Herein lies another part of the story. Ellen White herself would serve in mission service in all of the places mentioned, including Oregon. Her visit in 1878 was the first of three trips to the state, where she actively participated in missionary work.

First Visit: June 10 to July 10, 1878
Ellen White traveled to Oregon from California on a steamer passenger ship, the Oregon. It sailed through the Golden Gate before the present bridge existed. She had planned to do some writing while on the ship, but the ocean trip was too rough. She speaks of being on deck watching the waves crash over the boat while praying for protection for herself and those on the ship. She was able to write a few letters, however, including one to her husband, James, and another to a close friend, Lucinda Hall.
The ocean journey continued to be very rough until at last the Oregon turned into the calmer waters of the Columbia River.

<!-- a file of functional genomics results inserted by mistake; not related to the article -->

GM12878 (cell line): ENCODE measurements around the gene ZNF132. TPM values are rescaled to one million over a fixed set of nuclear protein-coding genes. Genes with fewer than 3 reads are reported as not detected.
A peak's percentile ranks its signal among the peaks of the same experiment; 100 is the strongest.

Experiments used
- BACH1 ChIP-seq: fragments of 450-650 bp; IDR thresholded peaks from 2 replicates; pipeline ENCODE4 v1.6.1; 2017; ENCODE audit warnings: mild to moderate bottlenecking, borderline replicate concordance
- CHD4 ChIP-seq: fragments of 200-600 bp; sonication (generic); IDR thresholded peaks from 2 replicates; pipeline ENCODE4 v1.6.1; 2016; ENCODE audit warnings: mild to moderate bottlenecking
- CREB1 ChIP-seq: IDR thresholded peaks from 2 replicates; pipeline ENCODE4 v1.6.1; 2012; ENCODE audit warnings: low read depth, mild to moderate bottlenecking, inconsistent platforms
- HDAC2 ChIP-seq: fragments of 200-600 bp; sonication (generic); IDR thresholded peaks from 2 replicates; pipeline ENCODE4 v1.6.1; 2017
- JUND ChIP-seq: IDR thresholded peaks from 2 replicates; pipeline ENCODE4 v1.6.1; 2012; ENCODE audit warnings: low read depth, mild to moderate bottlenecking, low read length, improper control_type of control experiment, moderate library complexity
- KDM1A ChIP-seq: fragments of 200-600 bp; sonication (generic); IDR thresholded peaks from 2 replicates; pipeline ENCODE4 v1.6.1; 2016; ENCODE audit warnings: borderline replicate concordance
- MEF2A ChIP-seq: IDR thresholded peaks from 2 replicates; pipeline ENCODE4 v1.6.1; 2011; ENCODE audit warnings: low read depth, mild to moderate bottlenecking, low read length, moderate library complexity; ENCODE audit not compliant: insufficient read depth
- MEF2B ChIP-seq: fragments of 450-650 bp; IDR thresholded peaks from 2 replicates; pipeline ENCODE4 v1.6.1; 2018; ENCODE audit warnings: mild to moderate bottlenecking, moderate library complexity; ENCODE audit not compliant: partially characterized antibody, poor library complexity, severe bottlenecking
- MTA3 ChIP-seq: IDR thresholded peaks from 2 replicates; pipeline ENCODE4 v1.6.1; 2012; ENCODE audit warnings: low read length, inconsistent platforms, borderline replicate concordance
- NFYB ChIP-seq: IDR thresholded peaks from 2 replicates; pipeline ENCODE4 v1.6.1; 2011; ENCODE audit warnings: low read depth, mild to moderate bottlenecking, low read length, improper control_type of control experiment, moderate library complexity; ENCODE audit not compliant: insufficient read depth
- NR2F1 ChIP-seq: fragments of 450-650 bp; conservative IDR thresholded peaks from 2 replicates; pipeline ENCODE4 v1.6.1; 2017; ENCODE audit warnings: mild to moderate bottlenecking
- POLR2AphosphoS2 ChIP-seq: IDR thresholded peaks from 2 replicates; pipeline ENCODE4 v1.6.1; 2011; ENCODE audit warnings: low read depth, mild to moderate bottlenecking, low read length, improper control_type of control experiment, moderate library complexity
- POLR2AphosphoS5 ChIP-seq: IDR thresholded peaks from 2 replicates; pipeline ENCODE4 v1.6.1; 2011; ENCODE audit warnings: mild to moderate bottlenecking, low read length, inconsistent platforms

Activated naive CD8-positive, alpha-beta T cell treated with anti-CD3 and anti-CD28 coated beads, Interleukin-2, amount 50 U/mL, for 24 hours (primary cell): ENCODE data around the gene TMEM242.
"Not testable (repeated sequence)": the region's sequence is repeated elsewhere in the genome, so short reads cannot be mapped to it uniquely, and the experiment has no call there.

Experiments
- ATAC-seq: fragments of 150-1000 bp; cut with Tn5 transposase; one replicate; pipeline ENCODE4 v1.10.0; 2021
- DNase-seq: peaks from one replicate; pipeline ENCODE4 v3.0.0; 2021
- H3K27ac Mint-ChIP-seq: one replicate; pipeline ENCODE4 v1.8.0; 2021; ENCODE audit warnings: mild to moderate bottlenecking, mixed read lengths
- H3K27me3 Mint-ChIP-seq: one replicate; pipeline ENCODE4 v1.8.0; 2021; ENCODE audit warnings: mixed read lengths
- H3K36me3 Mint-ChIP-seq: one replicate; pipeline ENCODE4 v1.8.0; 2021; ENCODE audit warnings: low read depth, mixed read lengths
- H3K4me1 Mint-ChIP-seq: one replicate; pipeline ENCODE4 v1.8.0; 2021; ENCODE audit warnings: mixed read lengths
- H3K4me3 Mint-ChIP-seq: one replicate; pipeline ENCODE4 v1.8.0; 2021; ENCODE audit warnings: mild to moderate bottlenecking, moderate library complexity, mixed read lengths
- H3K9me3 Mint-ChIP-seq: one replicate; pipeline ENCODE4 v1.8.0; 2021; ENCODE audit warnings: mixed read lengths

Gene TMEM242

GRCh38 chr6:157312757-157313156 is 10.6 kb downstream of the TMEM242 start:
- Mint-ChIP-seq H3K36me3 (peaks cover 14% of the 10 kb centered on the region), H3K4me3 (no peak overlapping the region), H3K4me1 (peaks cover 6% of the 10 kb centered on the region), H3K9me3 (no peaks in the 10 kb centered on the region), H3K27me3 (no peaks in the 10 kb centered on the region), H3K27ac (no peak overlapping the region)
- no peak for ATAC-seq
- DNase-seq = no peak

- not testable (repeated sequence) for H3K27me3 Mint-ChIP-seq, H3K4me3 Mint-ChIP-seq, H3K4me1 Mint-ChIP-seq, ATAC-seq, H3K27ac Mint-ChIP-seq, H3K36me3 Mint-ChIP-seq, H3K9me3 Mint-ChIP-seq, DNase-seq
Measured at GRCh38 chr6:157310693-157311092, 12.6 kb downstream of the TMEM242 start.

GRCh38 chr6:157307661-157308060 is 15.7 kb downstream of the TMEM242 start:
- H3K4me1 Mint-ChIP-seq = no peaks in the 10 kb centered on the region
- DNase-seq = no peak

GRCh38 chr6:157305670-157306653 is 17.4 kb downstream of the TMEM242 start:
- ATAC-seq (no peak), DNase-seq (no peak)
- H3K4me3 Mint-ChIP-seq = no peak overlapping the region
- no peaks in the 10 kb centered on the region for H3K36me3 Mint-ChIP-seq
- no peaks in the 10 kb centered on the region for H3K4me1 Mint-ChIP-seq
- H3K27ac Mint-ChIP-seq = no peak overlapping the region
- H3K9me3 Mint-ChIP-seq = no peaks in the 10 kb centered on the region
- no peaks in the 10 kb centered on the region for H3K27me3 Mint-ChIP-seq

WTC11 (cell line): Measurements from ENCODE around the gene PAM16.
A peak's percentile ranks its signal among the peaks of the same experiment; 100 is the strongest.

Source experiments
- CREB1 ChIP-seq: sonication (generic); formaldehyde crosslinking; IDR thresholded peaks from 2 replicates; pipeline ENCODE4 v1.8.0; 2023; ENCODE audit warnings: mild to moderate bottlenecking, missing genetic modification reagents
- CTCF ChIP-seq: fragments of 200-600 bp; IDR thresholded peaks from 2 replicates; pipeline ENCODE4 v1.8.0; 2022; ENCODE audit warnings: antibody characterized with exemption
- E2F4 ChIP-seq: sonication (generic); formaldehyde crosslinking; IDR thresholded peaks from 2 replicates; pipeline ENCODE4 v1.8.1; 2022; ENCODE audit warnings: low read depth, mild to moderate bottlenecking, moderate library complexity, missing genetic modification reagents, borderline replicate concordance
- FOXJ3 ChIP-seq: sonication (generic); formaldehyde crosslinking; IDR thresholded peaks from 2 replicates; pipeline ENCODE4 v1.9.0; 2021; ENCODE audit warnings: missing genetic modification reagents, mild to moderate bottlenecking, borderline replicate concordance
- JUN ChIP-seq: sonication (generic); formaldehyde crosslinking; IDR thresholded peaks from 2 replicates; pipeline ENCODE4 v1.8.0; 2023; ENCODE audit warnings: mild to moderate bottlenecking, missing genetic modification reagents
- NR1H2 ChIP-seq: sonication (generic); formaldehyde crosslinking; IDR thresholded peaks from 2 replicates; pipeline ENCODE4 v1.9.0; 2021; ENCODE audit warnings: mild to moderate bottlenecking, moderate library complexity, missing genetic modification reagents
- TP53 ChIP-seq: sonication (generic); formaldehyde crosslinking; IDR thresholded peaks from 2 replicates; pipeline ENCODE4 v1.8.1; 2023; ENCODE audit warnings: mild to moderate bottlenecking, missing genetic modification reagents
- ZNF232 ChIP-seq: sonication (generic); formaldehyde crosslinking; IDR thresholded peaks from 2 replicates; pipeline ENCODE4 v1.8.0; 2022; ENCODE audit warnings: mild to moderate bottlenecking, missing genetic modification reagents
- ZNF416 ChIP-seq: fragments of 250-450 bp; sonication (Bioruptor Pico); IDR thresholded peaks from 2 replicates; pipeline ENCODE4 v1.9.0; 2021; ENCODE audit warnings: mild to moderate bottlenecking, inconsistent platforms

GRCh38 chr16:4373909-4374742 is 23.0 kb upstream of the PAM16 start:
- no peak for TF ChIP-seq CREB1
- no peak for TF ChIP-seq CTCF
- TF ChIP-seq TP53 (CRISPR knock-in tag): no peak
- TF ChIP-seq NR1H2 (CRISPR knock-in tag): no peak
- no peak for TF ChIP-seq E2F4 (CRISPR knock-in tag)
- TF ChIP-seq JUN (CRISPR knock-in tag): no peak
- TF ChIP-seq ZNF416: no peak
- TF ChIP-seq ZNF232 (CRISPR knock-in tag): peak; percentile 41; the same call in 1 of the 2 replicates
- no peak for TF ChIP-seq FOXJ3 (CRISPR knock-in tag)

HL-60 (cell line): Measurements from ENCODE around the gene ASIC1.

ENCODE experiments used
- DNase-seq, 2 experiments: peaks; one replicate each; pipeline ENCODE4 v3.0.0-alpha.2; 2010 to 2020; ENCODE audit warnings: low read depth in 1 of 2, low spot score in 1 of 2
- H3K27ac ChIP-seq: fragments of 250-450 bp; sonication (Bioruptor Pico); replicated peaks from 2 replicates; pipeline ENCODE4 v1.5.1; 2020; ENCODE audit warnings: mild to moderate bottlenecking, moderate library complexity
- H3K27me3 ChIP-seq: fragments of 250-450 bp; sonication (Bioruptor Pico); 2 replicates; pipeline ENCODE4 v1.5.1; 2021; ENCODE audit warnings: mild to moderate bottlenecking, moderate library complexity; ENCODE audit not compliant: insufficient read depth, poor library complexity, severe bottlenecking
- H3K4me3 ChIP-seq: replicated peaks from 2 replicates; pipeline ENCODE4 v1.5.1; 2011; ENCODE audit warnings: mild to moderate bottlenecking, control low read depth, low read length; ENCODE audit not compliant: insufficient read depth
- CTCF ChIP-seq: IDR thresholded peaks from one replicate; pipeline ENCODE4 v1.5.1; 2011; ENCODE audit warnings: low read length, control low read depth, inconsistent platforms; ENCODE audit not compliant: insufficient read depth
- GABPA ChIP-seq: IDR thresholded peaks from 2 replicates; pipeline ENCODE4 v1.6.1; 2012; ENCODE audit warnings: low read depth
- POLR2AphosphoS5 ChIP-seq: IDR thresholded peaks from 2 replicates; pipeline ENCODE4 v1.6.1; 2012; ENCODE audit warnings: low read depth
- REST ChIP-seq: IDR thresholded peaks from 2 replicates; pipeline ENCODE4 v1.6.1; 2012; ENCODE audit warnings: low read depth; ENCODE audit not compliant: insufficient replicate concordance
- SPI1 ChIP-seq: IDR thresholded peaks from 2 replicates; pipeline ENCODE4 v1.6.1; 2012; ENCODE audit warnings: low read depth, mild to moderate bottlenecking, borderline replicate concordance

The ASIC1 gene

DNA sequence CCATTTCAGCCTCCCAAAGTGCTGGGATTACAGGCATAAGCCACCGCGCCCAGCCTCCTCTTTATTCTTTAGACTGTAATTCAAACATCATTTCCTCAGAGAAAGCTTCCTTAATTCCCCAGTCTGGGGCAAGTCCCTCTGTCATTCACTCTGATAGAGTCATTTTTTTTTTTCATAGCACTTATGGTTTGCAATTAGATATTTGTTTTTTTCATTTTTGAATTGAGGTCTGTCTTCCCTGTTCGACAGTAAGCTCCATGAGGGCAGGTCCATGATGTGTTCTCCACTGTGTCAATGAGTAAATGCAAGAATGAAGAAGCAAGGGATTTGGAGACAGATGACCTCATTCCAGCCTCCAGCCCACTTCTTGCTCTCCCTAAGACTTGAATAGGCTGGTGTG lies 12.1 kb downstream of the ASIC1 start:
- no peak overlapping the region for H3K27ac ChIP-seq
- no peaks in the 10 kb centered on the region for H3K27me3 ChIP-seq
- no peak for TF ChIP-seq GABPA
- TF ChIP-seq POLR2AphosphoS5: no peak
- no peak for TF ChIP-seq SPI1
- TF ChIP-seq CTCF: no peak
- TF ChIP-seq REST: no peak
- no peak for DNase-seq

Arriving safely into the capital city of Salem, one of Ellen White’s first appointments was at the large Methodist church, whose steeple dominated the young city’s skyline. She had been specially invited to speak in this church and later wrote to her husband, “I have been treated with the greatest courtesy and kindness by denominational ministers and people” (letter 39, 1878). Attendance was unusually high, and Mrs. White felt free to speak on her favorite topic of temperance. After the first meeting, she was invited to speak again at the church, which she did the following week.
First Oregon Camp Meeting
The first Oregon camp meeting was held near Salem, from June 27 to July 2. The large preaching tent was pitched in a grove of tall fir trees. Fresh yellow straw served as a ground covering under the big white tent. On either side were pitched two large dormitory-style tents, for men and women, respectively. Additionally, 24 family tents were pitched in a semicircle.

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OCEAN TRAVEL: Ellen White experienced rough seas while on this passenger steamship, the Oregon.